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DIY Reparations Plan: Pay It Sideways

November 12th, 2020 by dk

Comedian Dave Chappelle has come up with a plan for reparations that doesn’t require anything from the government. It fits nicely with Eugene Mayor Lucy Vinis’s vision for Eugene to become a City of Kindness.

Chappelle calls his plan “the kindness conspiracy — random acts of kindness for Black people.” Each of us can resolve to give Black people something better than they deserve. Not despite — but precisely because — they don’t deserve it.

Granted, targeting your kindness makes those acts slightly less random, but don’t get hung up on the details. You don’t need to know their family history or whether their ancestors were enslaved. Systemic racism is happening now. If their skin is darker than yours, chances are they’ve had fewer advantages.

We can do more than call this out. We can correct it.

“Randomness” matters less than “undeserving.” Chappelle: “That’s a very important part of it — they can’t deserve it. The same way all them years, terrible things happened to Black people, just because they’re Black (pause) and they didn’t deserve it.”

For years we’ve been having a national debate about reparations. It took a stand-up comedian to show that we don’t need government to right this wrong. We can take matters into our own hands. We can infuse our system with grace. We can model abundance and generosity to one another …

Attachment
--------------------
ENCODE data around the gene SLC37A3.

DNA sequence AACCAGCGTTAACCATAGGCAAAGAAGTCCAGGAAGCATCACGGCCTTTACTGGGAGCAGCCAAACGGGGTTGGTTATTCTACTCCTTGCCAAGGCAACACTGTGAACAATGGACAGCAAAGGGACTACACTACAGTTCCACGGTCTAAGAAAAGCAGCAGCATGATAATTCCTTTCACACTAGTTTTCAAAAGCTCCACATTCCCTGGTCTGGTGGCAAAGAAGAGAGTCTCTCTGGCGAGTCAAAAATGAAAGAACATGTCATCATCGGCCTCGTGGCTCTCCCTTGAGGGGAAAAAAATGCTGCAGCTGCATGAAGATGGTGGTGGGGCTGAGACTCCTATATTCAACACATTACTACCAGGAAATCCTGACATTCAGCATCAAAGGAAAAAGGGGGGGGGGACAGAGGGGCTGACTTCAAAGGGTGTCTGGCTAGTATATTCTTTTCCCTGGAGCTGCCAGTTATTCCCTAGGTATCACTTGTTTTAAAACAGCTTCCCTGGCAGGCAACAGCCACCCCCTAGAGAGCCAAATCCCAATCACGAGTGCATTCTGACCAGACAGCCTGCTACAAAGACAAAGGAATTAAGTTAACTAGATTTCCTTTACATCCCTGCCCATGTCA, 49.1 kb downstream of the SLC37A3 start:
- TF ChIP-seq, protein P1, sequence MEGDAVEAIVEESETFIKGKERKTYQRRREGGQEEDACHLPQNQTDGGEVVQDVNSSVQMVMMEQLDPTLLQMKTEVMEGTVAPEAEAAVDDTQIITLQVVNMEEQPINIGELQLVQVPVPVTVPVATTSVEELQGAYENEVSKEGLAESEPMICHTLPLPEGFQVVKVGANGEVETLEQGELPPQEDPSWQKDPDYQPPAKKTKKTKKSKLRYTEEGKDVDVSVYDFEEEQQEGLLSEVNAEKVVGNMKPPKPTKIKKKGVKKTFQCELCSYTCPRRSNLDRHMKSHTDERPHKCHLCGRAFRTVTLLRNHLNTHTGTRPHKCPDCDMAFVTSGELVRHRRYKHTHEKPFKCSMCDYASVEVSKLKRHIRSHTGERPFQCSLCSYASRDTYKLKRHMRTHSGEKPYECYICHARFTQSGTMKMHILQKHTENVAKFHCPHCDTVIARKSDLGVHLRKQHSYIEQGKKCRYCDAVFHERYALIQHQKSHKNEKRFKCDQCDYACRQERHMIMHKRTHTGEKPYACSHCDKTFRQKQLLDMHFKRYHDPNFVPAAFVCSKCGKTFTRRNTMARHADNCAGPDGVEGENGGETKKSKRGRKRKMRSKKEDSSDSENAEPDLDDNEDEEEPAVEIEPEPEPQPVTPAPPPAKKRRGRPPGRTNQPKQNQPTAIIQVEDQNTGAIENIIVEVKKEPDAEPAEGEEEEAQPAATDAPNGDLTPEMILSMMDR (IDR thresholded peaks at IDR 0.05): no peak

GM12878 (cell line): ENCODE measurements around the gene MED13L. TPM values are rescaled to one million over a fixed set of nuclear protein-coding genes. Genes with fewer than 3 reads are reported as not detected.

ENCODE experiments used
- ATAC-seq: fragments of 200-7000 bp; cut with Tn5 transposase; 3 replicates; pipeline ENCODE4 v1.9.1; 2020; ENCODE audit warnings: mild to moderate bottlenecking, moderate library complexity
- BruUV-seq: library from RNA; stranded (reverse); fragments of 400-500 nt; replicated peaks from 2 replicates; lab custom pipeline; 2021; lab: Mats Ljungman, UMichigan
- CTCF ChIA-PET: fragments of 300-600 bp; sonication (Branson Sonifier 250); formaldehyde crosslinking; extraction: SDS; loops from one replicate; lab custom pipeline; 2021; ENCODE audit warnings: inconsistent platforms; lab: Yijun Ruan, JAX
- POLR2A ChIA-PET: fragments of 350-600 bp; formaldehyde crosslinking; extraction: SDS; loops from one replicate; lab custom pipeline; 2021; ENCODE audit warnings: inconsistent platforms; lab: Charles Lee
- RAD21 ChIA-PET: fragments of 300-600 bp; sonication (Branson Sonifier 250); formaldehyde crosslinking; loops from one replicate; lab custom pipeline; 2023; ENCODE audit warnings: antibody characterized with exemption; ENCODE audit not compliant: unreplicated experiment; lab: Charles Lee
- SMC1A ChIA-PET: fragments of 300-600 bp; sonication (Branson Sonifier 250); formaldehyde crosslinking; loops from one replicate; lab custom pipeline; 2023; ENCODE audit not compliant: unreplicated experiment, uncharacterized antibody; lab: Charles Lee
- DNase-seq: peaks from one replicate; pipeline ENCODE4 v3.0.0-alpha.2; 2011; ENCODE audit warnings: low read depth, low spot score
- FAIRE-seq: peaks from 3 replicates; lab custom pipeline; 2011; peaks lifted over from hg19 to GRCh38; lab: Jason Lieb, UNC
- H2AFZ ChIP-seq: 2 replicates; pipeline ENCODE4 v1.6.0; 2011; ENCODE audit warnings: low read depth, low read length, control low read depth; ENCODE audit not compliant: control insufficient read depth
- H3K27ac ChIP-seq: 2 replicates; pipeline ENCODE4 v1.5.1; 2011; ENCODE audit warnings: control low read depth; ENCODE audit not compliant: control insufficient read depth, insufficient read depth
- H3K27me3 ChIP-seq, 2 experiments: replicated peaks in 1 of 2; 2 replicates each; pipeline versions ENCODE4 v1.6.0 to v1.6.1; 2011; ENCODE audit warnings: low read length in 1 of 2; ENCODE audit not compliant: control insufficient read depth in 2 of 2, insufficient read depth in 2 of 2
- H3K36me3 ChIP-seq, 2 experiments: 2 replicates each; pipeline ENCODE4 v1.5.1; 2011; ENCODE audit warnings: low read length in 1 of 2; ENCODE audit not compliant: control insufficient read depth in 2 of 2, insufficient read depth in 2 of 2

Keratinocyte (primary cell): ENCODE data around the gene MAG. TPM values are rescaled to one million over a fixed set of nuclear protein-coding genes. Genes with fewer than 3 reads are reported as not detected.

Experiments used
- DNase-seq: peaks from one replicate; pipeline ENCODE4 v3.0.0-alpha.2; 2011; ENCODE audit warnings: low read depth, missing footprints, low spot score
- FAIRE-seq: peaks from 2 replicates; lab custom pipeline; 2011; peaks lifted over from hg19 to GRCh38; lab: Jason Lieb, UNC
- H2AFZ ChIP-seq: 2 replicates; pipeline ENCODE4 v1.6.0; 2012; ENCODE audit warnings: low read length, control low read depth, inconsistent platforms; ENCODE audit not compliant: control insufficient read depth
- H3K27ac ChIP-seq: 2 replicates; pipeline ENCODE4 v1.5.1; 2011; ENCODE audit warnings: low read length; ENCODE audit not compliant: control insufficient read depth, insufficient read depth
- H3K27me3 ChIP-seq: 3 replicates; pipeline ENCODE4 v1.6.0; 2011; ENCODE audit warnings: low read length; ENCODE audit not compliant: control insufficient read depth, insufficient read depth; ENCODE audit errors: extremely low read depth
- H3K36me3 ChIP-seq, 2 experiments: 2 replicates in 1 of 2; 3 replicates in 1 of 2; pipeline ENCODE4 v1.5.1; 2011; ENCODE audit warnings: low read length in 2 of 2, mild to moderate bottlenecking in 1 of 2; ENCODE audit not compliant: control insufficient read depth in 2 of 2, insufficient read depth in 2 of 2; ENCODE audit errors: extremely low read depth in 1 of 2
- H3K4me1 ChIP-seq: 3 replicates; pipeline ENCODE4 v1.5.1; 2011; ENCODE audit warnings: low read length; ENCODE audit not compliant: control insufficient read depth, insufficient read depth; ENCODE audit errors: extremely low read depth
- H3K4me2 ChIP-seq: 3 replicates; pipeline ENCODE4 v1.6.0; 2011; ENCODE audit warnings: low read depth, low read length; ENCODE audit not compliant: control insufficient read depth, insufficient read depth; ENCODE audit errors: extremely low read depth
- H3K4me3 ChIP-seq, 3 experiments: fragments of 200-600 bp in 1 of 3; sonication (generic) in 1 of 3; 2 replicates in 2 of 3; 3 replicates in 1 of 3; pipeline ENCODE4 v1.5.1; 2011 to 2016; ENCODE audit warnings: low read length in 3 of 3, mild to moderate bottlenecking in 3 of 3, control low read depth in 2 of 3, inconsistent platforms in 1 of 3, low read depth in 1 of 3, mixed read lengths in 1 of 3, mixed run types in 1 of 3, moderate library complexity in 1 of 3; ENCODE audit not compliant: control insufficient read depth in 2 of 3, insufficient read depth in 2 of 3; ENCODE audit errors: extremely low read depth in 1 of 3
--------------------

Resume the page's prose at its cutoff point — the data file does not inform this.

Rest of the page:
I’m interrupting that sentence to insert a short story about my first Oregon Country Fair visit. I was in line for Springfield Creamery ice cream. The guy ahead of me ordered an ice cream, but he really wanted strawberries on top. He was 35 cents short, so he just asked if anyone had 35 cents, so he could have strawberries. Yes. That’s what abundance and generosity look like.

… but also justice. Any government reparations program will necessarily excuse those of us who have had extra privileges from correcting things with our own hands. The world is not fair, but that doesn’t prevent us from correcting it.

This week we celebrated Veterans Day. Over the past decades have we taught ourselves to say, “Thank you for your service” to veterans we meet. It gave us something to say — an active acknowledgement — when they boarded the plane first or received a special store discount.

You’ve heard of “pay it back” and “pay it forward.” DIY reparations is “pay it sideways,” extending an advantage to those who have received fewer. It’s anti-racism in action.

Chappelle completed his explanation on SNL this way. “If you’re driving through the ‘hood one day and you see a Black dude, standin’ on the corner, sellin’ crack and destroying his community (pause), buy him an ice cream. He’ll be suspicious, but he’ll take it.” Chappelle then mimed a smile-scowl, warily licking the microphone-cum-ice cream cone.

If this kindness conspiracy grows into a movement, we’ll need to be given something to say. Eugene artisan Joe Valasek suggests: “Got your back.” The phrase is quick and it mirrors the traditional African flag colors: green, yellow, black.

We can make the world more generous and just, without a government program.


Don Kahle ( writes a column each Friday for The Register-Guard and archives past columns at

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